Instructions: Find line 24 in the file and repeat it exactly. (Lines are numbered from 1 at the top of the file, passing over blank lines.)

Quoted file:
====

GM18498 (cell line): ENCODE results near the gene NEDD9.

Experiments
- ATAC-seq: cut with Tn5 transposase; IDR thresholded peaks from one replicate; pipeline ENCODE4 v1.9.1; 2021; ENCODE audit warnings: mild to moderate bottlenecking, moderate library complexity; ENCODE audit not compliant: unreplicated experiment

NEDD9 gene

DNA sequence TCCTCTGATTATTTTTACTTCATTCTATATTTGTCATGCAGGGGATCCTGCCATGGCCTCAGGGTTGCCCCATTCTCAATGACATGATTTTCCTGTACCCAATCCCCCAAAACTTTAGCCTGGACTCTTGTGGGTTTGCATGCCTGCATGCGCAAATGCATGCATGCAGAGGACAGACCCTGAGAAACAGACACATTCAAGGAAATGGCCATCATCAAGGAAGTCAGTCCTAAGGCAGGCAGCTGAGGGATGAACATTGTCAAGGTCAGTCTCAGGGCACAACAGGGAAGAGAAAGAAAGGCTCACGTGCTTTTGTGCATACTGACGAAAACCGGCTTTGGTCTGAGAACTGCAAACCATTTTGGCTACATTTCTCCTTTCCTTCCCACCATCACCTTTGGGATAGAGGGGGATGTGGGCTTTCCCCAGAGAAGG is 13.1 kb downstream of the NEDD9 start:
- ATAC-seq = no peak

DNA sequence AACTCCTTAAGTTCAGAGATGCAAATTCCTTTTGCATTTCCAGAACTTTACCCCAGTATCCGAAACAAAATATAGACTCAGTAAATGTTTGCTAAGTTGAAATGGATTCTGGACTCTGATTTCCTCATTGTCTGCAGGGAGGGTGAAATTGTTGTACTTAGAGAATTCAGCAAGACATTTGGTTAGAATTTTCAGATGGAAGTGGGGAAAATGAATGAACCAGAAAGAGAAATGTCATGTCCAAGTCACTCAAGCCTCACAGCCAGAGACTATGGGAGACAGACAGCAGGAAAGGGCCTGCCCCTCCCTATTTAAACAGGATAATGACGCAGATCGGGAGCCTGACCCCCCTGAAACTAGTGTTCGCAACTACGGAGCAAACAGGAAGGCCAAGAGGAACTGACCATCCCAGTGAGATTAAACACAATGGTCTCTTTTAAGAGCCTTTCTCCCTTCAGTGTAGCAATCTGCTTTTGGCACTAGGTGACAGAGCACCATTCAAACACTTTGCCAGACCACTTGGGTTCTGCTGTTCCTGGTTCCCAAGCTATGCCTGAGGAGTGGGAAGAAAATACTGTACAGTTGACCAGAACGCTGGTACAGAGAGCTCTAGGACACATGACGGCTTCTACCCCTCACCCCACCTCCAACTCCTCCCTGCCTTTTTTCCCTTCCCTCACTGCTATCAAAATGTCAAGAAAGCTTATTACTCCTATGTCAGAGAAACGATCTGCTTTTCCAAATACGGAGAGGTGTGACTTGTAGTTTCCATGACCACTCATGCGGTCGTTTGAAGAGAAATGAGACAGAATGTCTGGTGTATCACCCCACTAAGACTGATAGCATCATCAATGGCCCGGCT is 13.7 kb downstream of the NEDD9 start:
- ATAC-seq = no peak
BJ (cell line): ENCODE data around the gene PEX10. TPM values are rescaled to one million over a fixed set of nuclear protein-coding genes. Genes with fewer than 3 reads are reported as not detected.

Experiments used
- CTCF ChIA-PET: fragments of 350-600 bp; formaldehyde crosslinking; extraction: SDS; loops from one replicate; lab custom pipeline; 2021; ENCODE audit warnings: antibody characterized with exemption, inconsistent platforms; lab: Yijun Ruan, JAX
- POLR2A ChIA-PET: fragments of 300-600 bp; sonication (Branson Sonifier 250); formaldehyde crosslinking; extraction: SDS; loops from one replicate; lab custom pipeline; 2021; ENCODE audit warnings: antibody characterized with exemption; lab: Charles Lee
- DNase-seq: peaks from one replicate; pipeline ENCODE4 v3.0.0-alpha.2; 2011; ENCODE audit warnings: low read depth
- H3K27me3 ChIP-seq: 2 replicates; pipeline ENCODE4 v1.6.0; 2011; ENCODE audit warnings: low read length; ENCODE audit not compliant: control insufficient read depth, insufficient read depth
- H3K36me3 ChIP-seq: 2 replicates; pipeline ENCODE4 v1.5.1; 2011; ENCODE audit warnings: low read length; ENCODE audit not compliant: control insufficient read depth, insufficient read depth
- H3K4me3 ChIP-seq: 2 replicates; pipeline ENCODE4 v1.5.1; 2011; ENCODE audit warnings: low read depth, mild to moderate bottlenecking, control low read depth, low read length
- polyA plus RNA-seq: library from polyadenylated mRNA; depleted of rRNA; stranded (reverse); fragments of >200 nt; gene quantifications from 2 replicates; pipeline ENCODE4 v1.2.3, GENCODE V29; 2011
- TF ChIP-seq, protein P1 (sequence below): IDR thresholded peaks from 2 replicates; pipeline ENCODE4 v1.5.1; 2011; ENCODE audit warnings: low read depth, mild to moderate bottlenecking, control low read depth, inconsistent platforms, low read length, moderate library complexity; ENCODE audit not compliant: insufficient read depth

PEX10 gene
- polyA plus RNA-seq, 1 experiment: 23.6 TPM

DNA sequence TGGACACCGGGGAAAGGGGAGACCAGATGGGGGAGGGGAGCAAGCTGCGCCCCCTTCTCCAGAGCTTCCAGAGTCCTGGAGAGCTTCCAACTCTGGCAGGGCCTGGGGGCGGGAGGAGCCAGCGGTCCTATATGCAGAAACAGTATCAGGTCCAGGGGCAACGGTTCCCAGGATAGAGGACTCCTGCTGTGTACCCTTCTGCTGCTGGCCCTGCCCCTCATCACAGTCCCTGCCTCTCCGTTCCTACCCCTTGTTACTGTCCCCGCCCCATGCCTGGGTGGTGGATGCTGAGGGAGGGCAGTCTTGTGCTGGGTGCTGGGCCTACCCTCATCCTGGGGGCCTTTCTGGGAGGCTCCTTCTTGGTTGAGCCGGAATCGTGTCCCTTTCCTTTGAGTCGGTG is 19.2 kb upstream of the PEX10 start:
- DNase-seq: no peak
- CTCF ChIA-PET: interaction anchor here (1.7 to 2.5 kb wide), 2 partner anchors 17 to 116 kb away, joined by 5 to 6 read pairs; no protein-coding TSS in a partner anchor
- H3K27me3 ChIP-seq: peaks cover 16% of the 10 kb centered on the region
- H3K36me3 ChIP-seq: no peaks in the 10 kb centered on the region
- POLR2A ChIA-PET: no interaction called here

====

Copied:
- H3K27me3 ChIP-seq: peaks cover 16% of the 10 kb centered on the region